What Lionel is to U.S. model trains, Hornby is to the U.K.’s. Its 1937 “Princess Elizabeth” locomotive is considered the pinnacle of O Gauge trains. Its Hornby-Dublo “Cardiff Castle” is in the Guinness Book of World Records for running 153 miles nonstop. The Hornby-Dublo “Deltic” made news by transporting a 35-pound child on a specially made 00 Gauge trolley. And its “Flying Scotsman” was so popular, it was produced in 18 different versions.
Hornby was not, however, the first toy train in the British Isles. Train sets were first sold in England at the turn of the century, more than two decades after tinplate miniature trains were first produced in Germany and France. A man named W. J. Bassett-Lowke, “the father of British toy trains,” hired German toy train manufacturer Bing to produce sets based on British railways and began selling these imported toys.
Frank Hornby, whose Hornby Series is considered the epitome of British miniature train sets, did not come up with the concept of toy trains, either, nor was he even the first to bring them to Britain. In fact, around the turn of the century, Hornby was more interested in patenting his own invention, a construction toy set, first called Mechanics Made Easy, and then rebranded as Meccano shortly after its launch in 1907.
Meccano was a tremendous success, and it wasn’t long before Hornby’s fascination with cranes and bridge-building turned toward the railroad. In 1915, he produced a railway game called Raylo, not sold under the Hornby name, which used a clockwork locomotive, likely made by Märklin. To play Raylo, players manipulated a series of switches to prevent the engine from running into the siding or off the rails.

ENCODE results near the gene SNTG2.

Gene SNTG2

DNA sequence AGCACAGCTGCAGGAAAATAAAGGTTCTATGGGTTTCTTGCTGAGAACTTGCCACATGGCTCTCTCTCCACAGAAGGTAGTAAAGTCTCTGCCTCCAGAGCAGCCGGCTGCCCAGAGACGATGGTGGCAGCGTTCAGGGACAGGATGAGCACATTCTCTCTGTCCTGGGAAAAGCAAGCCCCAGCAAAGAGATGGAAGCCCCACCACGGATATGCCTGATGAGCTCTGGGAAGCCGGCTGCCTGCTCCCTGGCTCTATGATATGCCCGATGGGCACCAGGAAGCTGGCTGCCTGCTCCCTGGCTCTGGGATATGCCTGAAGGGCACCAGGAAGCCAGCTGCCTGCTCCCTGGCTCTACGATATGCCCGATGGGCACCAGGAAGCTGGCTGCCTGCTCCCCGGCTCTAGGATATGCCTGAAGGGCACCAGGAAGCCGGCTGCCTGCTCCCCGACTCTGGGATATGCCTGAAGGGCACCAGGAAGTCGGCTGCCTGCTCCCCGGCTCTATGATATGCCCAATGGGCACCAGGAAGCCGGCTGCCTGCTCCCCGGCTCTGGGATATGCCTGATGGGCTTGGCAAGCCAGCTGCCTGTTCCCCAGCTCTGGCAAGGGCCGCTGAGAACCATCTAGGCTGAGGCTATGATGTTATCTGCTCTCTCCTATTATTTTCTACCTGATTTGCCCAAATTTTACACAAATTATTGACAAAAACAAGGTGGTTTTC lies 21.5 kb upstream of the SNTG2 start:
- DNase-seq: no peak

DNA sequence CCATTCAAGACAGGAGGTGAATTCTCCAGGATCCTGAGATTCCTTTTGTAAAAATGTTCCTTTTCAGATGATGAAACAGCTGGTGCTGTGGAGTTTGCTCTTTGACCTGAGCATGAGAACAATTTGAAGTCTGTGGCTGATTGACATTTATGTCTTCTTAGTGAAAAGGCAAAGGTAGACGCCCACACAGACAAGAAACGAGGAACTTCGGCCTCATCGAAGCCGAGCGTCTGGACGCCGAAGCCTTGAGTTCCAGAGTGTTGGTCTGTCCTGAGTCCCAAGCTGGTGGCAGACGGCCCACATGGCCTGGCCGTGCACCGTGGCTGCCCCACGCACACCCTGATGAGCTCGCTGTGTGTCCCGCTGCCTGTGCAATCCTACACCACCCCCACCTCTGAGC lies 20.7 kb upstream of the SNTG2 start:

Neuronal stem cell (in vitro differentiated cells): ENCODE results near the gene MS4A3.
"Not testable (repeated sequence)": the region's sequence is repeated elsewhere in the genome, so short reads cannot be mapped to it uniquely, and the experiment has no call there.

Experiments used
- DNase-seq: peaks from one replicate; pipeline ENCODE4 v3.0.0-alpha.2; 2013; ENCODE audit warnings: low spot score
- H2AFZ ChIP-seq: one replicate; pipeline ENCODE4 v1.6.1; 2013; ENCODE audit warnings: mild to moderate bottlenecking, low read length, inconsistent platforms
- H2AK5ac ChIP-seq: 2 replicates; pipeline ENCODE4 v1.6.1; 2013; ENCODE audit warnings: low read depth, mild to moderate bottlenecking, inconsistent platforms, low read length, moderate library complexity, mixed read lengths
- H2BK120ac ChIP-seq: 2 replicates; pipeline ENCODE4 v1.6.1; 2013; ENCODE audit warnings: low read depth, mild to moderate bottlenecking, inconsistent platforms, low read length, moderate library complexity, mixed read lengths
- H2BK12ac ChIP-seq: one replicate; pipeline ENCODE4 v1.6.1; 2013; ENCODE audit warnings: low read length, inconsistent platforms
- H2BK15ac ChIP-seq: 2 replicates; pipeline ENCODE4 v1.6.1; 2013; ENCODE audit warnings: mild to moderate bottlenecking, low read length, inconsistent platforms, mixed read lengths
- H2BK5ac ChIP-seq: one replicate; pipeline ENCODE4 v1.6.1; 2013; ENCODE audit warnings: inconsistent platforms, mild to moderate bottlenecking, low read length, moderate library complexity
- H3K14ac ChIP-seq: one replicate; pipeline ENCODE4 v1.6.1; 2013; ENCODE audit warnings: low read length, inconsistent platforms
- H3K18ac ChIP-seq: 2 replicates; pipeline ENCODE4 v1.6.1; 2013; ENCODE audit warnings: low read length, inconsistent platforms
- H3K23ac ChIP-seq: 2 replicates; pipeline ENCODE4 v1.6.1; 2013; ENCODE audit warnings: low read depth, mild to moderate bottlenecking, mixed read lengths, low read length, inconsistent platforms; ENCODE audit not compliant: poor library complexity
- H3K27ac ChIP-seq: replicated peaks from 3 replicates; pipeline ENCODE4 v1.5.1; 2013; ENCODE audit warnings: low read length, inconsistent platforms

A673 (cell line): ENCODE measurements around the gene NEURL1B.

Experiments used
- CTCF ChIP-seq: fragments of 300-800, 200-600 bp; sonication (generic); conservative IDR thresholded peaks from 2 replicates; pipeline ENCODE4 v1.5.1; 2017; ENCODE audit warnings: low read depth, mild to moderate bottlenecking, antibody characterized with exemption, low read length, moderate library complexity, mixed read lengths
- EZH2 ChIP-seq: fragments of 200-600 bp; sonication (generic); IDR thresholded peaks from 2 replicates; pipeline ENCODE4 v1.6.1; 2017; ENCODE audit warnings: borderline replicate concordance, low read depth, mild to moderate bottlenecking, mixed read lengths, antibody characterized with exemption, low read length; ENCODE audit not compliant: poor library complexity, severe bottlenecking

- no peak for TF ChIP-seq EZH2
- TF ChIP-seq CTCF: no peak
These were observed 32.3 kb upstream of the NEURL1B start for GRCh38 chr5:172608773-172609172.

When the Hornby Clockwork Train, using the standard O Gauge, was finally introduced in 1920, it was considered revolutionary among toy-train enthusiasts. The Hornby Train Set employed the clever technology of Meccano, designed to be taken apart and put back together. In addition, nearly all toy trains of that era were tinplate, but the Hornby’s locomotive and coal-car were made of nickeled base plates enameled in black, red, or green, with brass trimmings.
Only three of the 120 British railroad companies were represented—London & North-Western Railway (black), Midland Railway (red), and Great Northern Railway (green). Their locomotives all had the same running number, 2710, on brass plates attached to their sides. Only the tender was trademarked with “M Ld L England” on the side for “Meccano Ltd. Liverpool, England.”
The Hornby Series was a huge success, partly because German products were so unpopular after the First World War. Around the same time, Meccano also offered a cheaper version of ...
Even though electric toy trains were produced in Germany and America starting around 1900, companies struggled with safety and the correct voltage for their tracks. So, again, Hornby, which produced an electric toy train in 1925, could be considered a little late to the game, but the company had a trick up its sleeve to one-up competitors.
The Hornby Electric Train Set, the first with a locomotive modeled after a real-life engine, was inspired by the Metropolitan Railway, now called London’s Underground Metropolitan Line, which was the first passenger subway. It had been slowly converted from steam to electric power from 1905 on, which means Hornby was able to launch its first electric toy train based on a real-life electric train rather than a steam engine.
Even so, Hornby’s electric model, which had a tinplate body and used 100 to 240 volts of alternating or direct current, was not considered entirely safe. According to some versions of the history, Parliament and the U.K. Home Office put pressure on Meccano until the company withdrew the high-voltage train set and began offering a low-voltage accumulator version.